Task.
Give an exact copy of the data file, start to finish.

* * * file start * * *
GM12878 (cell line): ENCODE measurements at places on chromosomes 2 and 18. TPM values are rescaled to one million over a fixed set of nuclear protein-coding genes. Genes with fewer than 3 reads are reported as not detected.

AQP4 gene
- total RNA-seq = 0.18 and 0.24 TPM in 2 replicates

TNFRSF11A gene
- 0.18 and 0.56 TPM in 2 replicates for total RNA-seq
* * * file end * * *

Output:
GM12878 (cell line): ENCODE measurements at places on chromosomes 2 and 18. TPM values are rescaled to one million over a fixed set of nuclear protein-coding genes. Genes with fewer than 3 reads are reported as not detected.

AQP4 gene
- total RNA-seq = 0.18 and 0.24 TPM in 2 replicates

TNFRSF11A gene
- 0.18 and 0.56 TPM in 2 replicates for total RNA-seq